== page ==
The findings could encourage governments and local authorities to consider similar policies to prevent obesity. The TfL restrictions were part of a childhood obesity strategy, but they could influence the whole population. Previous research suggests that ‘low agency’ interventions (such as policy to restrict advertising) that do not rely on individual decision-making, are more likely to be effective than interventions that require individuals to understand and act on information.

After this study, the researchers went on to predict the effect of the policy on health benefits, cost savings, and inequalities, from the perspective of the NHS and social services. They adapted an existing health economic model and estimated that in 1 year, the TfL ban would result in almost 95,000 (5%) fewer individuals living with obesity in Greater London. After 3 years, it would mean 3000 fewer people with diabetes, and 2,000 fewer with heart disease.  

According to this model, the policy would save the NHS and social services £218 million over the lifetime of the current population. The largest benefits (greatest reductions in obesity, and highest increases in years of good health) would be seen in the least well-off groups compared to the most well-off, suggesting that the policy would reduce health inequalities.

What’s next?

Transport use and food purchasing were so disrupted during the pandemic, that it will not be possible to track the effect of the TfL ban in the longer term. The researchers say evaluations of similar bans are needed. This study looked at household purchase; further work could explore whether such ban also reduce purchases made outside of the house.

The researchers will monitor the wider effects of the policy. The ban could help change attitudes towards healthy eating. It may encourage brands to create healthier recipes (so that they can advertise their products), to advertise on other platforms (such as online) or to focus on promoting their brand.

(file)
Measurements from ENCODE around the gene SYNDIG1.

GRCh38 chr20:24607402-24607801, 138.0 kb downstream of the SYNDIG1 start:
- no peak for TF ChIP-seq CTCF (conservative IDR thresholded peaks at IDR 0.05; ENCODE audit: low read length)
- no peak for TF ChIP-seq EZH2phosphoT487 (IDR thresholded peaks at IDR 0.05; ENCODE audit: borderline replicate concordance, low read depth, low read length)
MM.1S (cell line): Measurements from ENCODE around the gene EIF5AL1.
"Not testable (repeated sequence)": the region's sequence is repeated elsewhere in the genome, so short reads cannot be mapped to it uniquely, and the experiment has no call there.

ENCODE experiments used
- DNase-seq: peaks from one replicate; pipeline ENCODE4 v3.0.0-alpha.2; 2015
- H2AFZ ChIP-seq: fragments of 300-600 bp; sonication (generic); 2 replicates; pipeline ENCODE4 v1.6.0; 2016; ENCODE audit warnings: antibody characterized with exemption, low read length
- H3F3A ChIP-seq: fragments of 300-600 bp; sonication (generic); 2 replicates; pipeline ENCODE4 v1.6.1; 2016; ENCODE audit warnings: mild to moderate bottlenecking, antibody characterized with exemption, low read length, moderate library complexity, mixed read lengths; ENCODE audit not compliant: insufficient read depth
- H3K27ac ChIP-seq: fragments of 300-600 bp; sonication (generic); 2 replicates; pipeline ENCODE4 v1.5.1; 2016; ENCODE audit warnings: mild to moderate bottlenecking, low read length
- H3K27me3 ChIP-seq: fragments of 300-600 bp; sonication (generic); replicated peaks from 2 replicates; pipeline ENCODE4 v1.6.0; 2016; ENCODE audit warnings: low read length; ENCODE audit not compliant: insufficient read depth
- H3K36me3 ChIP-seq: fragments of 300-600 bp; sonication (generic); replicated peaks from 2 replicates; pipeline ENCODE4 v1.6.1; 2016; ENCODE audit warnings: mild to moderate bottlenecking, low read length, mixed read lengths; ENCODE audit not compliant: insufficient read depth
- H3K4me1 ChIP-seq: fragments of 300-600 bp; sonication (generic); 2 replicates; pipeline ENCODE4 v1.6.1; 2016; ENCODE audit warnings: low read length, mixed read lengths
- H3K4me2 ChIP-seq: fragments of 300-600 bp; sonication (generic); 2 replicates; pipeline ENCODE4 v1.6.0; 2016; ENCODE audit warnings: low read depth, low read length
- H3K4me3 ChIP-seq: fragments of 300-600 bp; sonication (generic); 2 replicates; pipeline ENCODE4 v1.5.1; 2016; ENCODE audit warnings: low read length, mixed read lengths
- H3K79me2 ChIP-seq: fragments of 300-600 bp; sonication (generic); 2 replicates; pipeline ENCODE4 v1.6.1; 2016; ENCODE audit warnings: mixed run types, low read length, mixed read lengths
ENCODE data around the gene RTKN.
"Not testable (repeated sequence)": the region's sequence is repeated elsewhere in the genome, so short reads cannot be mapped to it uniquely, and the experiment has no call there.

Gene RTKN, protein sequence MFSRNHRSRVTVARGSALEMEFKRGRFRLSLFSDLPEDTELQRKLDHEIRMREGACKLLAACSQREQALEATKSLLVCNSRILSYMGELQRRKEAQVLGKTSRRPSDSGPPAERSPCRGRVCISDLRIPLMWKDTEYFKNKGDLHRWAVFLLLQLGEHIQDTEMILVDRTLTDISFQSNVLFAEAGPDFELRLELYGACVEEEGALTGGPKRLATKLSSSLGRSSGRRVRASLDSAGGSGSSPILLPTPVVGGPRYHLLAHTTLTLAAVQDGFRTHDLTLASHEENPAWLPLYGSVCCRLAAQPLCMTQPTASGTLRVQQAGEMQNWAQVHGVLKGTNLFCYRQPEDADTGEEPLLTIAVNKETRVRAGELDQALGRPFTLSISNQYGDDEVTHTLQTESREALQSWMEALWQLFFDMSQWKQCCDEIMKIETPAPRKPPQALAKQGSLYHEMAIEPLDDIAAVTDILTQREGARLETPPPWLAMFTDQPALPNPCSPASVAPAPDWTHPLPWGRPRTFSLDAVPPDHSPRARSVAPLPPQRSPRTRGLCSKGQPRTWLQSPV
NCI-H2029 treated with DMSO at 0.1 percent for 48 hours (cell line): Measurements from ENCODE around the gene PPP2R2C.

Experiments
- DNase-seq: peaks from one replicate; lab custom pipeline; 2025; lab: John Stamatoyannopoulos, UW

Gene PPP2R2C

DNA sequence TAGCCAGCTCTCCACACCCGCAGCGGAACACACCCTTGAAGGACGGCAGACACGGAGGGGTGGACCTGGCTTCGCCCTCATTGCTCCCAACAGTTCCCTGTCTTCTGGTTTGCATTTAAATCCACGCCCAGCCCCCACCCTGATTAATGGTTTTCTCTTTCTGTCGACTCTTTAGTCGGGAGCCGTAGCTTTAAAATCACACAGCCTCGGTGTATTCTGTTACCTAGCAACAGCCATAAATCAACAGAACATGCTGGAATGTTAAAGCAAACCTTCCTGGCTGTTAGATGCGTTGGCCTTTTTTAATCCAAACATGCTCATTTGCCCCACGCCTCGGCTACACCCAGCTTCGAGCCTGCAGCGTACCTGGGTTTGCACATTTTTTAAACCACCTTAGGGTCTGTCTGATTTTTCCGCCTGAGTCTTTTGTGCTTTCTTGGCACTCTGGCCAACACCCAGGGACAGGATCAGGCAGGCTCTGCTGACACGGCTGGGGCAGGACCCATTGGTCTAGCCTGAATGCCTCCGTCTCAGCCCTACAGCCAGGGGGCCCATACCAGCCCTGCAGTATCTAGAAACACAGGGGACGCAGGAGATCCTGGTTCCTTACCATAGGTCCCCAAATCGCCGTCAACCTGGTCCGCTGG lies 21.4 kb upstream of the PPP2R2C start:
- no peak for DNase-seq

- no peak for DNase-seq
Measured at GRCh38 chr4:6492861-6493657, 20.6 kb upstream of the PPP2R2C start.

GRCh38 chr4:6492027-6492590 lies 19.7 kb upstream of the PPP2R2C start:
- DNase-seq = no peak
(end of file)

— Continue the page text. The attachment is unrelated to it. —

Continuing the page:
Outside of London, routine use of public transport is lower, and outdoor advertising reaches fewer people. Further research is needed to see whether advertising bans would be effective in other locations. Future modelling studies could take into account government and local authority costs (such as loss of advertising profit), to help tailor interventions to local areas. Further work is also needed to explore whether advertising restrictions can reduce drinking, gambling or impact on other public health policy areas.

Obesity levels are increasing. Advertising restrictions could play a role in slowing the trend, but multiple strategies are needed to actively reduce levels of obesity. The researchers have shared their results with the Department of Health and Social Care (DHSC), local authorities, and at international policy events. They say that other local authorities, including Bristol City Council, are implementing similar policies.

You may be interested to read

This summary is based on: Yau A, and others. Changes in household food and drink purchases following restrictions on the advertisement of high fat, salt, and sugar products across the Transport for London network: A controlled interrupted time series analysis. PLoS Medicine 2022;19:e1003915.

NIHR School for Public Health Research (SPHR) research briefing on this study

Other papers by the same research group:

On modelling the effects of the TfL ban: Thomas C, and others. The health, cost and equity impacts of restrictions on the advertisement of high fat, salt and sugar products across the transport for London network: a health economic modelling study. International Journal of Behavioral Nutrition and Physical Activity 2022;19:93

On implementing the advertising ban: Meiksin R, and others. Restricting the advertising of high fat, salt and sugar foods on the Transport for London estate: process and implementation study, Social Science & Medicine 2022;292:114548

On news and trade press reactions to the advertising ban: Thompson C, and others. Media representations of opposition to the ‘junk food advertising ban’ on the Transport for London (TfL) network: A thematic content analysis of UK news and trade press, SSM – Population Health 2021;5:100828

On sociodemographic differences in exposure to unhealthy food advertising: Yau A, and others. Sociodemographic differences in self-reported exposure to high fat, salt and sugar food and drink advertising: a cross-sectional analysis of 2019 UK panel data. BMJ Open 2021;11:e048139

Funding: This study is funded by the NIHR School for Public Health Research.

Conflicts of Interest: The study authors declare no conflicts of interest.

Disclaimer: Summaries on NIHR Evidence are not a substitute for professional medical advice. They provide information about research which is funded or supported by the NIHR. Please note that the views expressed are those of the author(s) and reviewer(s) at the time of publication. They do not necessarily reflect the views of the NHS, the NIHR or the Department of Health and Social Care.